Other combinations of signals may be used to stress other parts of the memory device. According to one aspect of the stress regimen is leaving one of the bitline true or bitline complement pair high to each memory cell, but pulling the other bitlines to Vss. This operates to stress the holding one side of the memory cell high through a low impedance pass gate to a bitline. This aspect of stressing is done with all of the bitlines true held high followed by holding of the bitlines complement high, or vice versa.
Finally both bitlines may be forced high and the wordlines left low to further test the pass gates. All addresses are deasserted to stress oxide layers throughout the address path and periphery with the opposite logic level. Generally, use of a burn in oven may be dispensed with. For all stress modes however, placing the device in a burn in oven can further reduce the time under supervoltage required.
Upon initial power up, the memory cells are in an indeterminent state. A data pattern may be written on the memory cells, say all 0's, before entering the stress mode at low Vcc levels. All outputs should assume a high impedance based on stress mode entry. Effectively, a NOR gate is formed from the outputs of the devices, such that a pull up resistor on the burn in board pulls all outputs high, since all output impedances show a high output impedance if in stress mode. If even one device fails to enter stress mode, the output is pulled low. Thus, it can be detected if at least one device does not properly enter stress mode and hence wouldn't be properly stressed.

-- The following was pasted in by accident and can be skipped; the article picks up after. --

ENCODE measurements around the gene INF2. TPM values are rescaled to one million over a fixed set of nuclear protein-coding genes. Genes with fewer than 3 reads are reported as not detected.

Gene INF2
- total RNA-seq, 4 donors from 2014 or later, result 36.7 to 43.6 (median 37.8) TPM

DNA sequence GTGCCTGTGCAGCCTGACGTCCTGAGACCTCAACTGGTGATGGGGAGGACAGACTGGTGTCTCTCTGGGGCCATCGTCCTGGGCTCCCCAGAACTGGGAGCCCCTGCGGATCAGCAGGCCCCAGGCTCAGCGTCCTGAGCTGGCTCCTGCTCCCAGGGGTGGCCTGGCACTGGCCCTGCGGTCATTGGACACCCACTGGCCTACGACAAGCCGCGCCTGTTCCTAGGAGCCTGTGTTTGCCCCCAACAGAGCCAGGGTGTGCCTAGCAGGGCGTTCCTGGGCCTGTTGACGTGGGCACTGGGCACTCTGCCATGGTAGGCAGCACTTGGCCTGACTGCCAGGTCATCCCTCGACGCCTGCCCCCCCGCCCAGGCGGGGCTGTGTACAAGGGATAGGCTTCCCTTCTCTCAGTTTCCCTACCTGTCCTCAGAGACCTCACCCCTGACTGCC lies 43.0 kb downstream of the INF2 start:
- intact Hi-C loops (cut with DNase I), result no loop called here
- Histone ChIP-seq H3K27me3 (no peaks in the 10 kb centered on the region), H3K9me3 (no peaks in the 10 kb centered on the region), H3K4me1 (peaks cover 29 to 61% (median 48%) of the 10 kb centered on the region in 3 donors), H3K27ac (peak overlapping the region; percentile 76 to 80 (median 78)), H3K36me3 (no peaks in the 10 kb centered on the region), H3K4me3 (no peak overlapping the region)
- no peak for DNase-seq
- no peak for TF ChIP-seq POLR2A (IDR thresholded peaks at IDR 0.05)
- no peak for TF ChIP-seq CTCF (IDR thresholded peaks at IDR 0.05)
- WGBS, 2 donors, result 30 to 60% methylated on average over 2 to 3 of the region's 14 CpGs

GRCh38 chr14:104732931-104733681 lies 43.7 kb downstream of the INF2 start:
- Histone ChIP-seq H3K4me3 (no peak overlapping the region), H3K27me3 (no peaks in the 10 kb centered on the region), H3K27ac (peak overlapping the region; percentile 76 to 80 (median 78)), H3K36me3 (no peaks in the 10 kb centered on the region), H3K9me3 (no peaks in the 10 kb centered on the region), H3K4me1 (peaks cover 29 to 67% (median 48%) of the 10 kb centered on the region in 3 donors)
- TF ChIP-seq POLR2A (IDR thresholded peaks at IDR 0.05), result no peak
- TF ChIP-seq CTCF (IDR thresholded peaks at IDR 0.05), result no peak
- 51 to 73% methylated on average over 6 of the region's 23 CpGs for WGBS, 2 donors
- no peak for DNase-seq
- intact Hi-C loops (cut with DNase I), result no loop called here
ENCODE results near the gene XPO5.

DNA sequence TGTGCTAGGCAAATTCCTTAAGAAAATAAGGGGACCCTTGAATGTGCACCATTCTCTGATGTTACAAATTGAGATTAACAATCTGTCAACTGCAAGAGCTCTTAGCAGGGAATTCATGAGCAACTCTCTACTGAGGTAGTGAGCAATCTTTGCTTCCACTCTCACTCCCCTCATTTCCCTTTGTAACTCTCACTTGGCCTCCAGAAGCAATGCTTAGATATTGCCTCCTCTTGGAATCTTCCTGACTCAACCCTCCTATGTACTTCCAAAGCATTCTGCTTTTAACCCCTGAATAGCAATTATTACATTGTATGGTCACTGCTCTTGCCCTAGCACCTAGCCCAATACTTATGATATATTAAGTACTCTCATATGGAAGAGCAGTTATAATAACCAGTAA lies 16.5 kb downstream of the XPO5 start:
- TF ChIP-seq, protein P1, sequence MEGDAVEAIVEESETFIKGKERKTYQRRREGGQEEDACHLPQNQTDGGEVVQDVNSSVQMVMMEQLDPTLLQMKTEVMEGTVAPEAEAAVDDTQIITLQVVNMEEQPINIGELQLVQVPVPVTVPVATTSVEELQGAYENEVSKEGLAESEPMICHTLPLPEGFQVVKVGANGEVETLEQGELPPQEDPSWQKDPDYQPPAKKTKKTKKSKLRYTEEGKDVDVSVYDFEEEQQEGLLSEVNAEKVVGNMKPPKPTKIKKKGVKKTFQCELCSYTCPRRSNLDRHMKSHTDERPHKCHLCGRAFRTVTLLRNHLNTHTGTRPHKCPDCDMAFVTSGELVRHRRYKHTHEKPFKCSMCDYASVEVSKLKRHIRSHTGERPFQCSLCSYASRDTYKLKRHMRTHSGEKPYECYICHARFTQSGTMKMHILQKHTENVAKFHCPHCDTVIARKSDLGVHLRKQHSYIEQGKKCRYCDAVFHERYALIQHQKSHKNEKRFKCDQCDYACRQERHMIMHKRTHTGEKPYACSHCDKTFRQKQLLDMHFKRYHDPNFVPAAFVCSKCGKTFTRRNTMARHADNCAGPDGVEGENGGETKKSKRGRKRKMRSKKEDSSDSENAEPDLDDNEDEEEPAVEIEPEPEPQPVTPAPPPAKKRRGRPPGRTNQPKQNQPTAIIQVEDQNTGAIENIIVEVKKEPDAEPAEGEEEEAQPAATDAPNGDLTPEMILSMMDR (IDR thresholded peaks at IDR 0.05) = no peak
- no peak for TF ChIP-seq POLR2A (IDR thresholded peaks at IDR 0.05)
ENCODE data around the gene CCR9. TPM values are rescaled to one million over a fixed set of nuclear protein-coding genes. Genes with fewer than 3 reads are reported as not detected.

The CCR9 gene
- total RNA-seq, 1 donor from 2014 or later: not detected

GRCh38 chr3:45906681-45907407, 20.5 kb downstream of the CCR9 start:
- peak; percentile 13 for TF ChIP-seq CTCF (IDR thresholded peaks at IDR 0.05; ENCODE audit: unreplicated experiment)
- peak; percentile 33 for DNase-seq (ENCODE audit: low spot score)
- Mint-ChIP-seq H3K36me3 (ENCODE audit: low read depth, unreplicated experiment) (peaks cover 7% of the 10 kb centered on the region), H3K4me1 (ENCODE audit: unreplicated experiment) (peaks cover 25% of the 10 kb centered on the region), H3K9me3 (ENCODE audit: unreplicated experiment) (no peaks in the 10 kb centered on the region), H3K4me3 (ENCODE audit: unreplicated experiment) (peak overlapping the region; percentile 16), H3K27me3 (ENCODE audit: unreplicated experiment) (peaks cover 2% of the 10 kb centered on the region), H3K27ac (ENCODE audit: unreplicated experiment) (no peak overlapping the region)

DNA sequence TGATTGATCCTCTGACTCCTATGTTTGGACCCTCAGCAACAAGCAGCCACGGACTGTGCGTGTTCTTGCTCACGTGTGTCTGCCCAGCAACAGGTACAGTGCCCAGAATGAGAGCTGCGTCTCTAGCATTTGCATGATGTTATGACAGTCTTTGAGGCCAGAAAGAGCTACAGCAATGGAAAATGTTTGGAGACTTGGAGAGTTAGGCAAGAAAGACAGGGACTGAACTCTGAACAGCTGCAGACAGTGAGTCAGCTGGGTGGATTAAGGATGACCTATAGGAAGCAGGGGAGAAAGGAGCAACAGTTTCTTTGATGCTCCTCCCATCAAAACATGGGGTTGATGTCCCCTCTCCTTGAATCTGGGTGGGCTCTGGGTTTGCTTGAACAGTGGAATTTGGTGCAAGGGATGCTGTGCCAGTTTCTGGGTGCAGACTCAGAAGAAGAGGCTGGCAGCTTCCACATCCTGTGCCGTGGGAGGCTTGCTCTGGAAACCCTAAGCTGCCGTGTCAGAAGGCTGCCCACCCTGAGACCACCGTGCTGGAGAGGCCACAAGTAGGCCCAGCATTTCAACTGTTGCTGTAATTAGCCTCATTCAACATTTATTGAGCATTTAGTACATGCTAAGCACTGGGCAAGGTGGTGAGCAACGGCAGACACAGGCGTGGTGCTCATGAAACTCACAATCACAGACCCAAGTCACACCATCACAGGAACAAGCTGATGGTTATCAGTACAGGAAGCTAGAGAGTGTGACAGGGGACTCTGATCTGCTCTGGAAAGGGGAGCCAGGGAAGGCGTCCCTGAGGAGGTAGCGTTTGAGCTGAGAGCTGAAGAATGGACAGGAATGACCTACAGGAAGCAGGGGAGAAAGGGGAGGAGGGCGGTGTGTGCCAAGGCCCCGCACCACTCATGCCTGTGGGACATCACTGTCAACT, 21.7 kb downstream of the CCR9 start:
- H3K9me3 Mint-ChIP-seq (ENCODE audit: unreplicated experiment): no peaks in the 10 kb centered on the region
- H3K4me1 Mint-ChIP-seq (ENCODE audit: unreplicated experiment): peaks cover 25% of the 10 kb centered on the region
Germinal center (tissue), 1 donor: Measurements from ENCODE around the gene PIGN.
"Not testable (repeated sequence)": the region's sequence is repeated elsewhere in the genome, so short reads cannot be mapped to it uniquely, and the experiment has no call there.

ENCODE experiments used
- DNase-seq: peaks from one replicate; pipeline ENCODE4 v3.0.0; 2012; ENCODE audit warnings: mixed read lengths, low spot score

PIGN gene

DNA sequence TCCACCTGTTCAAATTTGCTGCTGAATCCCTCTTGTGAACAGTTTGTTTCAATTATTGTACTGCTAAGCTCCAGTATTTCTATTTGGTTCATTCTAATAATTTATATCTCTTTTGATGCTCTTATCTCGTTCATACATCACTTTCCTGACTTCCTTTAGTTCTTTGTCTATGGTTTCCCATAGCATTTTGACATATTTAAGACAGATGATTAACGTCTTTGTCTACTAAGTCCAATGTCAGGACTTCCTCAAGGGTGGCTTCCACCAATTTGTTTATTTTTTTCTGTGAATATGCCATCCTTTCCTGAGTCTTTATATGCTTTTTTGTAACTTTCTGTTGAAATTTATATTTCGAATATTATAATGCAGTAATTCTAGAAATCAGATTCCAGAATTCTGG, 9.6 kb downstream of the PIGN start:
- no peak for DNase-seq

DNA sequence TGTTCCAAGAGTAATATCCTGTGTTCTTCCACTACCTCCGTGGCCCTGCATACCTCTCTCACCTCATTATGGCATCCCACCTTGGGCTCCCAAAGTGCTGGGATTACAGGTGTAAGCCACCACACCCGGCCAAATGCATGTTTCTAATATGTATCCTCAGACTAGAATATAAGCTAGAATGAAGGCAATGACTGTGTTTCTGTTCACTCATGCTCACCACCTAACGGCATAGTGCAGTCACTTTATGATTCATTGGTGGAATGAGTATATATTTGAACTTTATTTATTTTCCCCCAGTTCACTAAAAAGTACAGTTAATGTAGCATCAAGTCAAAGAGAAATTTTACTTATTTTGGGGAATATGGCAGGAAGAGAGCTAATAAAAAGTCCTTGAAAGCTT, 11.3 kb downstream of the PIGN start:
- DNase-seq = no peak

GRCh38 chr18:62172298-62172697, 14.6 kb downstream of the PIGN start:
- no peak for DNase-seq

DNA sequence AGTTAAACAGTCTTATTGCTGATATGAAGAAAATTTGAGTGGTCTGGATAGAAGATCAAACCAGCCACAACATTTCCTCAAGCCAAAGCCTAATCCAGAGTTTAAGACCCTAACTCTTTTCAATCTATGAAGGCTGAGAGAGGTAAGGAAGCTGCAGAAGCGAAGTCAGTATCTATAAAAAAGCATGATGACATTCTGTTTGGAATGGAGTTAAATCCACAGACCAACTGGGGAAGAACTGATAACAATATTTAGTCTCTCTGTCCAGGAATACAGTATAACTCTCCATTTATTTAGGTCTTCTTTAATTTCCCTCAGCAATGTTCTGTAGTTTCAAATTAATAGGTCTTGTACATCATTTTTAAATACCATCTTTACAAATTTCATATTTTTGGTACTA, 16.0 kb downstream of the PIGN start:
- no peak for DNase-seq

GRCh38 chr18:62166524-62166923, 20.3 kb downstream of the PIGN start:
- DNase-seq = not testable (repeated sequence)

Additional testing may be provided by deselecting all wordlines to stress the array as well as the periphery circuitry when placed in the opposite state. Busses which are unused during stress testing can be forced into complementary states for stress testing in each of two directions. During deselection, bitlines may be placed in high and low states for testing. A supervoltage may be applied to the array Vcc and to a wordline Vcc. Doing so would however require triple well processing for isolation and thereby avoid parasitic devices based on forward biased junctions.